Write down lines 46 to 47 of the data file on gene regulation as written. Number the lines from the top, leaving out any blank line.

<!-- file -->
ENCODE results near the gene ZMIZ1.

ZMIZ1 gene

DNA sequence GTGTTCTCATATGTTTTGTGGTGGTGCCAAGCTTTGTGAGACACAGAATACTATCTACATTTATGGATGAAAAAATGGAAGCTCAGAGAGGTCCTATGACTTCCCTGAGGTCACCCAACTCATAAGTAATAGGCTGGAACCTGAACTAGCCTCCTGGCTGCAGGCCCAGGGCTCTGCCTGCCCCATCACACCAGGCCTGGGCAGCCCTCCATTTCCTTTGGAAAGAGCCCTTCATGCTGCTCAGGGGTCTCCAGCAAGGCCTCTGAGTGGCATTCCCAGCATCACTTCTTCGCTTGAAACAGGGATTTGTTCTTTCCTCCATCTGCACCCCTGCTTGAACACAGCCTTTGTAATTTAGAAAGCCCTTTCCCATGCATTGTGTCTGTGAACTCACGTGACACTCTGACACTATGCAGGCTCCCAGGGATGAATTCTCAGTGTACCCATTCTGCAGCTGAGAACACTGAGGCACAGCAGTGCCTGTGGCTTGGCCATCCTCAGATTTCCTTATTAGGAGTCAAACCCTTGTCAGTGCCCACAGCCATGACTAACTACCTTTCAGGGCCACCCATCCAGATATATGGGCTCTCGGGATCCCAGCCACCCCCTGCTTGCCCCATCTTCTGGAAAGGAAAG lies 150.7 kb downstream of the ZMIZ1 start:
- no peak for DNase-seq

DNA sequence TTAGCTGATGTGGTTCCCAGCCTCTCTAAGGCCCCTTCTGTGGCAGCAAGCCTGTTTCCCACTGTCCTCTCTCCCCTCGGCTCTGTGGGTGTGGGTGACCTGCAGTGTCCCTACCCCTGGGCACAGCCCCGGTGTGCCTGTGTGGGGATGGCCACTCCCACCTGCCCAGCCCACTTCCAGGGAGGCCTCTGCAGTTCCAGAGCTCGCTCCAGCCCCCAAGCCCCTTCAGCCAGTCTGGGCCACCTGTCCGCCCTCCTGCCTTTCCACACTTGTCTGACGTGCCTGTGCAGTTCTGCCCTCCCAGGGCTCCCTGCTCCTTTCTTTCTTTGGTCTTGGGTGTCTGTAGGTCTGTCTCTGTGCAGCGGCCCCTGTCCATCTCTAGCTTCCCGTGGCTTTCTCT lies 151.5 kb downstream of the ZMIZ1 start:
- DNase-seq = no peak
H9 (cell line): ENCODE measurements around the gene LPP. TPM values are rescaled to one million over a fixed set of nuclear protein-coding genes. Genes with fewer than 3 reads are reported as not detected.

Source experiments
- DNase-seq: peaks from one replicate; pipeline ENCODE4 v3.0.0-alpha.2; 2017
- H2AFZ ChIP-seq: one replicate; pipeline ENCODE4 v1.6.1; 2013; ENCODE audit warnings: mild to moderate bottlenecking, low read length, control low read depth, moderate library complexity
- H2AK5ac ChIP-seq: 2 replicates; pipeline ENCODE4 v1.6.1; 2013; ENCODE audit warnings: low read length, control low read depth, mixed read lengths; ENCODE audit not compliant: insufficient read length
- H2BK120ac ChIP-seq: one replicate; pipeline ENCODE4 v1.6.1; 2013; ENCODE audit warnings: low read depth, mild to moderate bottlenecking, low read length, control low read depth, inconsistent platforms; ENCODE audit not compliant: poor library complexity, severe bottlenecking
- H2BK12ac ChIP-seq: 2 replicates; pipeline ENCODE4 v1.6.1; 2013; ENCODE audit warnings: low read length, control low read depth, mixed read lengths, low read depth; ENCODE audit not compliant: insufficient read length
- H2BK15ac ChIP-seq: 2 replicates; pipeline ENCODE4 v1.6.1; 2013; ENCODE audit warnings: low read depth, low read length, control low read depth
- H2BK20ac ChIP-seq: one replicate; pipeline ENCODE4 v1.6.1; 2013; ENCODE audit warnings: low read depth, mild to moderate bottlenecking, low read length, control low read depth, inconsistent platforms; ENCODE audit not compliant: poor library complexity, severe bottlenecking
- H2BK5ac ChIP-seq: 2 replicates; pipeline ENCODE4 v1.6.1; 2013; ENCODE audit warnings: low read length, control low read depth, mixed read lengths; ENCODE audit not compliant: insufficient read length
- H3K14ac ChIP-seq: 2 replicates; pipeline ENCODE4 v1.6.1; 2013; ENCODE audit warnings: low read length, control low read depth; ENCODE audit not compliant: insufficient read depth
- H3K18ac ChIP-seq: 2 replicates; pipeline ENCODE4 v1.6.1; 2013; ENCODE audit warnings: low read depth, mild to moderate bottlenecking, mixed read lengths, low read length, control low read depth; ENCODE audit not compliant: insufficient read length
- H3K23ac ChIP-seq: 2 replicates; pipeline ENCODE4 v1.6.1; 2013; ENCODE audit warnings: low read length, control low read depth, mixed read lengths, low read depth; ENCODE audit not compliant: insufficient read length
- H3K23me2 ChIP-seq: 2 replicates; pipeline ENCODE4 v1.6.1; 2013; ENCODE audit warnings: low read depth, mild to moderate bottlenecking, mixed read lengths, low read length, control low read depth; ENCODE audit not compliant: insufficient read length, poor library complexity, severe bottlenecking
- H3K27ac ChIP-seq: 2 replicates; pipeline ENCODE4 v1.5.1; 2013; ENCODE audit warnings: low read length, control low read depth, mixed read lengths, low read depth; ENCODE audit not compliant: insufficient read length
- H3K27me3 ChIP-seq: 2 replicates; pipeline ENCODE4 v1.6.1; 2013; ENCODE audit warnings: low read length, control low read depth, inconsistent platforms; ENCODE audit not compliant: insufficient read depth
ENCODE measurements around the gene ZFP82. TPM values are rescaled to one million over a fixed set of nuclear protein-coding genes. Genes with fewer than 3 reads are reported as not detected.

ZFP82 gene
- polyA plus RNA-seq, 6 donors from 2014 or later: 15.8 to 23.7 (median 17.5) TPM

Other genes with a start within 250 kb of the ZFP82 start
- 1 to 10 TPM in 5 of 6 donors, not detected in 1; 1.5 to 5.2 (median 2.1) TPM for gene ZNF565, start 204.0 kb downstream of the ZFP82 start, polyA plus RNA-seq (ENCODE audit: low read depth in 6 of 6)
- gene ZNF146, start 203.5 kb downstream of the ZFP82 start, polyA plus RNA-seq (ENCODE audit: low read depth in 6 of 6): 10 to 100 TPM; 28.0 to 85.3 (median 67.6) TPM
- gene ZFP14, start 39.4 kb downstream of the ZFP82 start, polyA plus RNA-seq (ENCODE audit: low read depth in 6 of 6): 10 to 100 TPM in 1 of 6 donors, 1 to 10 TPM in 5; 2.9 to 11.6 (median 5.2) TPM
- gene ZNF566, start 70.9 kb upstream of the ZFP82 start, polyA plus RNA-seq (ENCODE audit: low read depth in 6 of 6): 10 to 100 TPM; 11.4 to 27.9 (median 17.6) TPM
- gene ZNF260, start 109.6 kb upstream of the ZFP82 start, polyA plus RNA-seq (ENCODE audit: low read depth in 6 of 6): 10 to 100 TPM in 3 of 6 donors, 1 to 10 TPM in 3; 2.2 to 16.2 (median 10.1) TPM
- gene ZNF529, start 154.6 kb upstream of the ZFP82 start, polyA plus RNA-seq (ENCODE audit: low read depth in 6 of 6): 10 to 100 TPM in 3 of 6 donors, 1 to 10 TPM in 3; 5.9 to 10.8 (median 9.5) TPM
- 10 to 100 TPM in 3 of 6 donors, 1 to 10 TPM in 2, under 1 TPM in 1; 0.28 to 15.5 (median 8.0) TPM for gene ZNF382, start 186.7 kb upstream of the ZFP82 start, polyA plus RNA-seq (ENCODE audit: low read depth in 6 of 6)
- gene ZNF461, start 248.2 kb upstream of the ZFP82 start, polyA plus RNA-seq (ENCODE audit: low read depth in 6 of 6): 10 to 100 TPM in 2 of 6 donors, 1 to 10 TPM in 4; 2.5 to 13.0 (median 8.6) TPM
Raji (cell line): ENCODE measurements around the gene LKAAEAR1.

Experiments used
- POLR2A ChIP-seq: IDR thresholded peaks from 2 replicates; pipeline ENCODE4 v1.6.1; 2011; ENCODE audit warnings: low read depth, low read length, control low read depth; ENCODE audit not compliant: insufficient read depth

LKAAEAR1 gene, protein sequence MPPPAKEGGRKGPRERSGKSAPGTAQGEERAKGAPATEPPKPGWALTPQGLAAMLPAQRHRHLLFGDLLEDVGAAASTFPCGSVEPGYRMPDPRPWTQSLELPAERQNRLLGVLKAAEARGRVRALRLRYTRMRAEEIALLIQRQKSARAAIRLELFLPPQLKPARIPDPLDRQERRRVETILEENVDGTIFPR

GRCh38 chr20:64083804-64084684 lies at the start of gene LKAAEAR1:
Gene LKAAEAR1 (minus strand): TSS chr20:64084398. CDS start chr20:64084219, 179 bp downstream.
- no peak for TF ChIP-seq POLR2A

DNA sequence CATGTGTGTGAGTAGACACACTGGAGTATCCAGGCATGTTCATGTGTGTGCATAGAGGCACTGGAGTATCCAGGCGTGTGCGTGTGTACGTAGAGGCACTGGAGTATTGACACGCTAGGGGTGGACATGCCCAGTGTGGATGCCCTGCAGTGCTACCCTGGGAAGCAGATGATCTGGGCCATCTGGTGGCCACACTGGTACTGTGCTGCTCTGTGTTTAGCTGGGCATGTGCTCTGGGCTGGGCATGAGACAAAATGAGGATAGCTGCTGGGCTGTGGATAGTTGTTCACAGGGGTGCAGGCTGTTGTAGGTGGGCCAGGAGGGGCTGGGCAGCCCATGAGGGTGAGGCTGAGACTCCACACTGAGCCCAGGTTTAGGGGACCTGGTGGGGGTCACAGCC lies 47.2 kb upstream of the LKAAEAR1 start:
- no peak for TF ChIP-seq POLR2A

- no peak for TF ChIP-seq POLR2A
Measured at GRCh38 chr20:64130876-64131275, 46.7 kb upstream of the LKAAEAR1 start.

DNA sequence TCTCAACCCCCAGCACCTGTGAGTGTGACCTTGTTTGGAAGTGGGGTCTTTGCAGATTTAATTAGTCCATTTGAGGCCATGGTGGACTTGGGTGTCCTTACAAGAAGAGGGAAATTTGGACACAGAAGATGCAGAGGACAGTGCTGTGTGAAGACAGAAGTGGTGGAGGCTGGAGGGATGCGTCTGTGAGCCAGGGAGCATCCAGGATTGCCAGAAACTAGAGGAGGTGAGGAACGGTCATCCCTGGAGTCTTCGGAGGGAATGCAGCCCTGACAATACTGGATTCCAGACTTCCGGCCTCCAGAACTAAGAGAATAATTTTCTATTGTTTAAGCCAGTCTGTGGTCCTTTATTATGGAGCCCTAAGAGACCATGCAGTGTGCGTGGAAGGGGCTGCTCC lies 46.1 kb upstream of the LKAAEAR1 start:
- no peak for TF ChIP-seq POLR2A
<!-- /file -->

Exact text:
DNA sequence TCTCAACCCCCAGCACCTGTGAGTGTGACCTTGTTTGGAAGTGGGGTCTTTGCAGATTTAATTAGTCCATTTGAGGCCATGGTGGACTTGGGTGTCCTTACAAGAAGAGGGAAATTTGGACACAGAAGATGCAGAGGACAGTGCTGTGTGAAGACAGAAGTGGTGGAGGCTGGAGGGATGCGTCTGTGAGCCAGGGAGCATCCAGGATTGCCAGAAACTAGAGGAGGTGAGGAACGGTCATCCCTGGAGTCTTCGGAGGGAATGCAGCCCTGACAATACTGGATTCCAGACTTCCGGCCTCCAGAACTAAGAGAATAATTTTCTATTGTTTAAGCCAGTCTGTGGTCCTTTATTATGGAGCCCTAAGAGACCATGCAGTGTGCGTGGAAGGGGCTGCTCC lies 46.1 kb upstream of the LKAAEAR1 start:
- no peak for TF ChIP-seq POLR2A